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CASES OF NOTE

Morgellons Disease in a 48-Year-Old Female With Dermatologic Complaints

Savely, V. R. DNP, MEd, APRN, FNP-C; Kennedy, B. L. ND, APRN, FNP-BC, ACRN, CNE; Ernst, E. J. DNP, MBA, APRN, FNP-BC, CEN

Editor(s): Campo, Theresa M. DNP, RN, APN, NP-C; Column Editor

Author Information
doi: 10.1097/TME.0b013e3181f9198a
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Abstract

MORGELLONS DISEASE (MD) is a newly emerging, poorly understood skin condition in which lesions erupt on intact skin and unusual fibers push their way through the skin causing pain and itching. Morgellons disease patients also complain of fatigue, body pain, and cognitive dysfunction, and the disease has been associated with a previous or concurrent Lyme disease diagnosis (Savely & Stricker, 2010). Most commonly, patients report a bite or finger prick with an unclean object before initiation of their symptoms.

Dermatologic complaints of rashes, lesions, and eruptions are common presenting problems in emergency departments (ED), urgent care clinics, and primary care offices. Because MD is not known or accepted by most of the medical community, patients typically access health care settings multiple times before a proper diagnosis is made (Savely & Stricker, 2010). Because physical and laboratory findings are nonconclusive in MD patients, patients are routinely offered discharge instructions for treatment of other dermatologic conditions, including scabies, atopic dermatitis, neurodermatitis, folliculitis, impetigo, or prurigo nodularis (Savely & Stricker, 2010).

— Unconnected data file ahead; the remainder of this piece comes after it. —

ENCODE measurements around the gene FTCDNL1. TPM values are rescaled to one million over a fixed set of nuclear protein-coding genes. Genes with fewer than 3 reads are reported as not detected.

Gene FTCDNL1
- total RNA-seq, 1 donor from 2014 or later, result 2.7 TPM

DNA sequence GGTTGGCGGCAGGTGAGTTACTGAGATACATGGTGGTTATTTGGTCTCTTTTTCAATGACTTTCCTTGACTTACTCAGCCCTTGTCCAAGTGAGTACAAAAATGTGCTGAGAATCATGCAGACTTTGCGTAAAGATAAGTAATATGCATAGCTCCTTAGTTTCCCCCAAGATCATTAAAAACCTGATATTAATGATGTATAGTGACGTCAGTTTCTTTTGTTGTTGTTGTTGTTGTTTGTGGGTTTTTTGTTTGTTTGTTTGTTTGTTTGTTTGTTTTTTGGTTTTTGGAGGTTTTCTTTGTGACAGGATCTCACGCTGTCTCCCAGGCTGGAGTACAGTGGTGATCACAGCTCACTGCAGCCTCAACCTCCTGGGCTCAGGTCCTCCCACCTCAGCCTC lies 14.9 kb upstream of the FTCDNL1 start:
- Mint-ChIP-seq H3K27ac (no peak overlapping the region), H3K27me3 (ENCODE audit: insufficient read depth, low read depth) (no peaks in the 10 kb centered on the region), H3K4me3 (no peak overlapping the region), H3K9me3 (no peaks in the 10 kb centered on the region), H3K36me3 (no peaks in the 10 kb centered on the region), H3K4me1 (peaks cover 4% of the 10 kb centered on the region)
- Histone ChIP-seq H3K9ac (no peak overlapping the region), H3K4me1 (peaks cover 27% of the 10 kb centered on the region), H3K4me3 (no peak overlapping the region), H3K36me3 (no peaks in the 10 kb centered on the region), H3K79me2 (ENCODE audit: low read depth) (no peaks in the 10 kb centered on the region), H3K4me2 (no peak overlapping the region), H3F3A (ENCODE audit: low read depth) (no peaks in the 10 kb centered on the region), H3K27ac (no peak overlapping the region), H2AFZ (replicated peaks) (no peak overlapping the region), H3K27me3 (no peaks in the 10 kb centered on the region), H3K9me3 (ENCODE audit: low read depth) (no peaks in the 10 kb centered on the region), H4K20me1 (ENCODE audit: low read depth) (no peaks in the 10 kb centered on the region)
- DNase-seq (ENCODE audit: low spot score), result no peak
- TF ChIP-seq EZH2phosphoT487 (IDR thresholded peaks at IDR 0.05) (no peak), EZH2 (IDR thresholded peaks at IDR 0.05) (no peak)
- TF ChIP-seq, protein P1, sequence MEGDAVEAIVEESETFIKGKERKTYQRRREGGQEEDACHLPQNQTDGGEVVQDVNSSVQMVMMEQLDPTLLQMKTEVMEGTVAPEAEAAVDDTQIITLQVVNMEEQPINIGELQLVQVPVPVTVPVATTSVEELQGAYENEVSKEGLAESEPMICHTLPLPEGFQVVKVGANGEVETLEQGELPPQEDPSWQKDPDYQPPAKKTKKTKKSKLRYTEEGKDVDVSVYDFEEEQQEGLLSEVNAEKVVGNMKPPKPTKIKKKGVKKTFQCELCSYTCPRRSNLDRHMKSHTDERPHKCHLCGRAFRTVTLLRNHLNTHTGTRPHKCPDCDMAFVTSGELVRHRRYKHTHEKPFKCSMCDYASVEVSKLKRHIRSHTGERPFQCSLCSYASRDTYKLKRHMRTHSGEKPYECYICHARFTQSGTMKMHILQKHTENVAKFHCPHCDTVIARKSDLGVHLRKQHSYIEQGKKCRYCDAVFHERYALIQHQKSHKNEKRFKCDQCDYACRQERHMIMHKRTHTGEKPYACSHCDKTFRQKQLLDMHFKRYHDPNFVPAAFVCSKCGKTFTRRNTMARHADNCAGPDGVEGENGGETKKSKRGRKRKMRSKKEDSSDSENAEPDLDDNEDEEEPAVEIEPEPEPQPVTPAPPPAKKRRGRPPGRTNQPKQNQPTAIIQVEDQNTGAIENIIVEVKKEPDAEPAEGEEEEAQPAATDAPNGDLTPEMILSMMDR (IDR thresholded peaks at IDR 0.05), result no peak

Unfortunately, patients who present to the ED with lesions and paresthesias may also be incorrectly labeled with a psychiatric diagnosis (Savely & Stricker, 2010). These psychiatric diagnoses include self-mutilating behavior or other axis I or II mental health disorders which manifest in skin picking, including delusions of parasitosis (DP), and illicit drug-induced psychosis. Thus, MD patients leave the ED without resolution of their symptoms and with the stigma of an inappropriate psychiatric diagnosis.

This article will provide advanced practice nurse (APN) and physician ED providers insight into a disease that is unknown or misunderstood by most of the medical community. Emergency department health care providers would do well to become aware of the specific, recurrent complaints of MD patients and the distinctive physical findings that may indicate the need for referral to a specialist for a suspected MD diagnosis.

FACT-BASED CASE

History of Present Illness